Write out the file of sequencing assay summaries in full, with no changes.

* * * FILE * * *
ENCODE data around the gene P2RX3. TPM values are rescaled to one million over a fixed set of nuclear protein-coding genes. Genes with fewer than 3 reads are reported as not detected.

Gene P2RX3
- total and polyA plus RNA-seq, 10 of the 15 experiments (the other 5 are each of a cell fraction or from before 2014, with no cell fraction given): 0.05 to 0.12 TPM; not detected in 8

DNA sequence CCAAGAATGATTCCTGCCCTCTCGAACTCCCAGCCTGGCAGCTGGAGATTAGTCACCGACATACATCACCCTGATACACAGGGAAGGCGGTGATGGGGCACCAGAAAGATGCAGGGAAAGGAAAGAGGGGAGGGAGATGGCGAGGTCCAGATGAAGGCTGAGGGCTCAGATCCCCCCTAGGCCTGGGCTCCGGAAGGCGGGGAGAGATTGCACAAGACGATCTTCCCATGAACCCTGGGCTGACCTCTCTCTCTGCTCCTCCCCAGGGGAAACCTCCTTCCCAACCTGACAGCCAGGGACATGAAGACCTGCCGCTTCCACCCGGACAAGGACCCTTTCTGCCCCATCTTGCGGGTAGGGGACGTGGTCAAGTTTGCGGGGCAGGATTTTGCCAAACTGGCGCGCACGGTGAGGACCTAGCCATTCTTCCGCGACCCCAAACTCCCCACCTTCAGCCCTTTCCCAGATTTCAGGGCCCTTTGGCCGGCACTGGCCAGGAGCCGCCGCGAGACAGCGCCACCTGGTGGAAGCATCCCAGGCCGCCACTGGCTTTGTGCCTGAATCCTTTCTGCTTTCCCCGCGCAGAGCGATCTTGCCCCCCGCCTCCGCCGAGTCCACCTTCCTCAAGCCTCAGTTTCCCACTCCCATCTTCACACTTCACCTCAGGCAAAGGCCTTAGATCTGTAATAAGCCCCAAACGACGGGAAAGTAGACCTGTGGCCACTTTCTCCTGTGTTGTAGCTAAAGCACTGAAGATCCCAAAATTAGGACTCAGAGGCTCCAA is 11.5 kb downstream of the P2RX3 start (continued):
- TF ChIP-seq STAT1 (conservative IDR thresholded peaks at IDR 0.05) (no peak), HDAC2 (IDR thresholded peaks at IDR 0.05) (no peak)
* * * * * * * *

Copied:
ENCODE data around the gene P2RX3. TPM values are rescaled to one million over a fixed set of nuclear protein-coding genes. Genes with fewer than 3 reads are reported as not detected.

Gene P2RX3
- total and polyA plus RNA-seq, 10 of the 15 experiments (the other 5 are each of a cell fraction or from before 2014, with no cell fraction given): 0.05 to 0.12 TPM; not detected in 8

DNA sequence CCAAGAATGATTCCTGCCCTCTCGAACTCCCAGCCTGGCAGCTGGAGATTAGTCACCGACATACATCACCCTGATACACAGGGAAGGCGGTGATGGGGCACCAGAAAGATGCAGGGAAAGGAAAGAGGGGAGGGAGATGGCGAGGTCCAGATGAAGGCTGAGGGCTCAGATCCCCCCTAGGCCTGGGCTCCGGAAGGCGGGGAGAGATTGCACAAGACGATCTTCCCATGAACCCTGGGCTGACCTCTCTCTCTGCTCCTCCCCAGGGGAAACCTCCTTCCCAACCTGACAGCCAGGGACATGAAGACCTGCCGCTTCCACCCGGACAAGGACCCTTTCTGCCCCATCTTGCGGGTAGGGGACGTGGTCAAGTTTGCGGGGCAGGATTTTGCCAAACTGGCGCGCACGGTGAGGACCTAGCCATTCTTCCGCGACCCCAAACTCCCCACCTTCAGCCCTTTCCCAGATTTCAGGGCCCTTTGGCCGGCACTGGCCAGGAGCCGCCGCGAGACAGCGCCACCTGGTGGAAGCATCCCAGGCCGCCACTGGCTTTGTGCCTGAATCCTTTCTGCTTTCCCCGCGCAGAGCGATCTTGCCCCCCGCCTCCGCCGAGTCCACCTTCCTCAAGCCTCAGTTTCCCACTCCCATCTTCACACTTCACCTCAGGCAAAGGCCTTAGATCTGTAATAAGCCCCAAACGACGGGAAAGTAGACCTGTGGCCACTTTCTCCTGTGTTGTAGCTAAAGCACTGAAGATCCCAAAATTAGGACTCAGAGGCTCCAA is 11.5 kb downstream of the P2RX3 start (continued):
- TF ChIP-seq STAT1 (conservative IDR thresholded peaks at IDR 0.05) (no peak), HDAC2 (IDR thresholded peaks at IDR 0.05) (no peak)